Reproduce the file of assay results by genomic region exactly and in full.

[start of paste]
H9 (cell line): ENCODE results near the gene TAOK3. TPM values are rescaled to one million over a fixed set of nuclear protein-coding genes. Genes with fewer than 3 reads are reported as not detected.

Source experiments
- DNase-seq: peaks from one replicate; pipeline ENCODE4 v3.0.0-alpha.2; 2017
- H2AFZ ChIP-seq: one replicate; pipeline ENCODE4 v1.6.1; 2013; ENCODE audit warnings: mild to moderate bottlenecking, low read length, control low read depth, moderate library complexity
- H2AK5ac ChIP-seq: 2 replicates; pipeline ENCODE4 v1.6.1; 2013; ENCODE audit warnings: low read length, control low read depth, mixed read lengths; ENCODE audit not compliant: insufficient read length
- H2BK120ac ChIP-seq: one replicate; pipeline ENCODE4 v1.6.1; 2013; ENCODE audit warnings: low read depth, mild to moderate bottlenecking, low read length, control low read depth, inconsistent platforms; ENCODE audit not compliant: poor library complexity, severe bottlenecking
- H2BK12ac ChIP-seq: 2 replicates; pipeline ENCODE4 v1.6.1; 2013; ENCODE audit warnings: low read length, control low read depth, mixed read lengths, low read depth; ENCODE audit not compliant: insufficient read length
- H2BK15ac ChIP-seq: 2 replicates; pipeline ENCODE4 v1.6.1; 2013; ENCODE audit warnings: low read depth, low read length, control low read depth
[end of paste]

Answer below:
H9 (cell line): ENCODE results near the gene TAOK3. TPM values are rescaled to one million over a fixed set of nuclear protein-coding genes. Genes with fewer than 3 reads are reported as not detected.

Source experiments
- DNase-seq: peaks from one replicate; pipeline ENCODE4 v3.0.0-alpha.2; 2017
- H2AFZ ChIP-seq: one replicate; pipeline ENCODE4 v1.6.1; 2013; ENCODE audit warnings: mild to moderate bottlenecking, low read length, control low read depth, moderate library complexity
- H2AK5ac ChIP-seq: 2 replicates; pipeline ENCODE4 v1.6.1; 2013; ENCODE audit warnings: low read length, control low read depth, mixed read lengths; ENCODE audit not compliant: insufficient read length
- H2BK120ac ChIP-seq: one replicate; pipeline ENCODE4 v1.6.1; 2013; ENCODE audit warnings: low read depth, mild to moderate bottlenecking, low read length, control low read depth, inconsistent platforms; ENCODE audit not compliant: poor library complexity, severe bottlenecking
- H2BK12ac ChIP-seq: 2 replicates; pipeline ENCODE4 v1.6.1; 2013; ENCODE audit warnings: low read length, control low read depth, mixed read lengths, low read depth; ENCODE audit not compliant: insufficient read length
- H2BK15ac ChIP-seq: 2 replicates; pipeline ENCODE4 v1.6.1; 2013; ENCODE audit warnings: low read depth, low read length, control low read depth